George was a very literal fellow. When he said jump right in, that's what he had in mind. The first thing we're going to learn about swimming is...swimming. Our mission was swimming the width of the pool. No technique. We’re supposedly part Golden Retriever and will instinctively take to the water. George put us in the deep end. Let’s be honest, deep end means anywhere in the pool for a six year old.

If he was checking for survival instinct in six year olds, it could be a short exercise. If he’s wanting to push us to a Lord of the Flies situation where we tear his face off, then people might want to get out their cameras. There are a few of us that think we can take him out.

Things got a bit hazy here, as I focused on staying alive. Sinking was outdoing swimming. I was losing my first swimming across the pool challenge. George was in front of me the whole way, just far enough to enjoy my suffering without me clinging to him like a Titanic survivor to wreckage. Was George reveling in my suffering? I’ve often wondered if George’s earlier work experience was spent years guarding people who wore striped uniforms in 1940’s Germany camps. What was that he whispered as a swam? “You can do it” or “Drown”?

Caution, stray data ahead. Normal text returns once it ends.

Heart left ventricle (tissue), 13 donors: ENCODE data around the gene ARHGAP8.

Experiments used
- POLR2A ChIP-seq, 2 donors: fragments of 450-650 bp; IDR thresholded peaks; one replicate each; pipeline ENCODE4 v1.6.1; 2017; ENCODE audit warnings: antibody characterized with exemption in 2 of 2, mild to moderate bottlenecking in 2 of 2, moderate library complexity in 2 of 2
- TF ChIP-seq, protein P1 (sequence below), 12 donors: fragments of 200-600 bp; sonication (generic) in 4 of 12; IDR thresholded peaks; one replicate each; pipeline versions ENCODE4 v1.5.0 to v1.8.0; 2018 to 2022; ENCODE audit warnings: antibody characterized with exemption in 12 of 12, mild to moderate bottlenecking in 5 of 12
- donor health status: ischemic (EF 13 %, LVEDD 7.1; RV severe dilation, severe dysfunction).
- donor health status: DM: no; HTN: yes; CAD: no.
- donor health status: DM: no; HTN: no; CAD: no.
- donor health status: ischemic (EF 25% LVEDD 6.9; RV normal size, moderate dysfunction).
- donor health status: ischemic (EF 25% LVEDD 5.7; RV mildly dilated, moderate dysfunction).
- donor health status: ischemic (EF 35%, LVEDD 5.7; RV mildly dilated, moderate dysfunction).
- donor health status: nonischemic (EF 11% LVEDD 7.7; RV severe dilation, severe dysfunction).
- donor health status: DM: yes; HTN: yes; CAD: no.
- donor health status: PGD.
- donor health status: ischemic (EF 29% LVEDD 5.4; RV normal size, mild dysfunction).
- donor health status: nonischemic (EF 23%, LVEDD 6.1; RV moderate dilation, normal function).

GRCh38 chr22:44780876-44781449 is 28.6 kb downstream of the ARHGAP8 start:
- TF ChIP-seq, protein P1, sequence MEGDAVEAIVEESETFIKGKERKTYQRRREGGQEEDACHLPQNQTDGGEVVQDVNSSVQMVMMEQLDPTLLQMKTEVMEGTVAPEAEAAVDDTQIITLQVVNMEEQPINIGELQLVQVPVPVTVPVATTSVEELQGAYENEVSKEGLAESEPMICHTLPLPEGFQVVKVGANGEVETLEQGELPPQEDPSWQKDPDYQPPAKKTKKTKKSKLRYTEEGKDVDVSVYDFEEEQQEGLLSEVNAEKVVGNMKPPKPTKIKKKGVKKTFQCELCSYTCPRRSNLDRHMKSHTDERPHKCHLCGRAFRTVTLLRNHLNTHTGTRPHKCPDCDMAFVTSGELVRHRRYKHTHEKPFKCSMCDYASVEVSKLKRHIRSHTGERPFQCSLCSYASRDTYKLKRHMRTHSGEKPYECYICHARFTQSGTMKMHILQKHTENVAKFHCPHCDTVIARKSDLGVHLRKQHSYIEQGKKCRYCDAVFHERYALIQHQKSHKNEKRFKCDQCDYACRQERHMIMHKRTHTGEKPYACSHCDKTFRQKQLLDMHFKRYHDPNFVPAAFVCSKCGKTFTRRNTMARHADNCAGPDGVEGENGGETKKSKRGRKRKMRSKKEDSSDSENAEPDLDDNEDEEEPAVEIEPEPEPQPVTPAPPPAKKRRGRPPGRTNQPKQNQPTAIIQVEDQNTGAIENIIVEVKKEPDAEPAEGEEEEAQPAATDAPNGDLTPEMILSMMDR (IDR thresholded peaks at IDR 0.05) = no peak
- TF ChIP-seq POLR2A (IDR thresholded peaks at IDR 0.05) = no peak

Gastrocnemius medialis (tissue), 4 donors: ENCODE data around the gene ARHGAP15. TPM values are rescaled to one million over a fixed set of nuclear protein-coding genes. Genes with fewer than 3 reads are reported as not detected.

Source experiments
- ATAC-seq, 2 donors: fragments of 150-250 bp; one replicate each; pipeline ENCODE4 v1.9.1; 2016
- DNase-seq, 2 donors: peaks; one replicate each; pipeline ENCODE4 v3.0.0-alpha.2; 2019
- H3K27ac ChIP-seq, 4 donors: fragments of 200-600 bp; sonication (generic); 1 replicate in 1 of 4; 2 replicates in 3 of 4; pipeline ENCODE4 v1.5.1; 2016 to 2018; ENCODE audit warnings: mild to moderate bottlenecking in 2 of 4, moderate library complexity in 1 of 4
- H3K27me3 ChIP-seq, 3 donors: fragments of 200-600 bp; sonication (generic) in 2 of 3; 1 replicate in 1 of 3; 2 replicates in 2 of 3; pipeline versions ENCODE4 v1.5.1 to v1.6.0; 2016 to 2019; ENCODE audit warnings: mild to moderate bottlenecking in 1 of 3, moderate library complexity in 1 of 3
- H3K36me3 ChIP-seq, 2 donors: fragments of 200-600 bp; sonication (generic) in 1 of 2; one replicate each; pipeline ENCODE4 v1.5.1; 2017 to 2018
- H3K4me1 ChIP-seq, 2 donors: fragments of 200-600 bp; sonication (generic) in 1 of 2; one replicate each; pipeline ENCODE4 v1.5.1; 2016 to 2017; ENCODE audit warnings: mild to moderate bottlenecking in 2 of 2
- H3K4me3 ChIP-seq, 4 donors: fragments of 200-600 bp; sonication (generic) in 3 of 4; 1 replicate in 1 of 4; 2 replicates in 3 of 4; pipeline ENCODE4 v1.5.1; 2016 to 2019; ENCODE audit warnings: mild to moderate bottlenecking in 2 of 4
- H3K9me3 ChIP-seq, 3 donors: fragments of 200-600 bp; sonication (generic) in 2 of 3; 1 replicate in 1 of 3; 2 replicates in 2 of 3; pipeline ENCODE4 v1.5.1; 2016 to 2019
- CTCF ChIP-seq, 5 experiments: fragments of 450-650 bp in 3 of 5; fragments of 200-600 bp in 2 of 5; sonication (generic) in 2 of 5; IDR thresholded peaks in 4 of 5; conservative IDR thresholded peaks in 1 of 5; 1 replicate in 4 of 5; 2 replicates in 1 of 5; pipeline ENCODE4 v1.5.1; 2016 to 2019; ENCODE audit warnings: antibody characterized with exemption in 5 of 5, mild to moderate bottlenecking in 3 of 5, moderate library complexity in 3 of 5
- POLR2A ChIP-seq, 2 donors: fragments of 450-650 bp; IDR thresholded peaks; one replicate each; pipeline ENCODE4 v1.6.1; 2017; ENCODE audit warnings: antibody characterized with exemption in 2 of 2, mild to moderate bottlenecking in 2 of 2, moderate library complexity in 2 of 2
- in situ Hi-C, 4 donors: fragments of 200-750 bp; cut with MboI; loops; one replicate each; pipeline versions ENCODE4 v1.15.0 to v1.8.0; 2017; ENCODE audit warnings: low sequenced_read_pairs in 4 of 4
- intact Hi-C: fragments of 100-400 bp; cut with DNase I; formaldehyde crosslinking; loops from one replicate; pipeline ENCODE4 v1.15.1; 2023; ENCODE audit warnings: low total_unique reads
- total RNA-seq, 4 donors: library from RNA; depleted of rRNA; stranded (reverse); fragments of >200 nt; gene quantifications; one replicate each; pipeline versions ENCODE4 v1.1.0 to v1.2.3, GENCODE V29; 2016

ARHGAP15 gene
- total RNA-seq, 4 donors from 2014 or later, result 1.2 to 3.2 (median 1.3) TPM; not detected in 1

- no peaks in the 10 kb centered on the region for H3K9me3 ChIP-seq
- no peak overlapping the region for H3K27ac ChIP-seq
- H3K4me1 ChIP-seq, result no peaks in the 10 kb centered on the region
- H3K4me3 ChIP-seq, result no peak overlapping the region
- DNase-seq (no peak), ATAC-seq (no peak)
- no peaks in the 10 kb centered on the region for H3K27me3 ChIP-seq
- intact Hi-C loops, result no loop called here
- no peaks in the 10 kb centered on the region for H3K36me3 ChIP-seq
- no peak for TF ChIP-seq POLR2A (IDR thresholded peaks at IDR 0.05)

All of my efforts kept me a few yards short of success. George critiqued my performance, suggesting that my face needed more exposure to the water. I had an idea! "Hey, Georgy-boy......why don't I go to the pool steps and touch my front teeth to the second step 100 times, immersing my face as I go?" He was cool with that. A dunking I went. Truth be told, all his idea.

Funny thing happened with that large root beer. It didn’t sit well when dunking. From that moment on, the pool at the Tides forever had a little frosty mug flavor as my large became two smalls, one still in me. After I advised George of my heave, he did see fit to give me the rest of the day off.

I never liked my sister's generosity more than at that moment.

Did I say that this was two day's worth of lessons? Day two. No root beer this time. I was all business.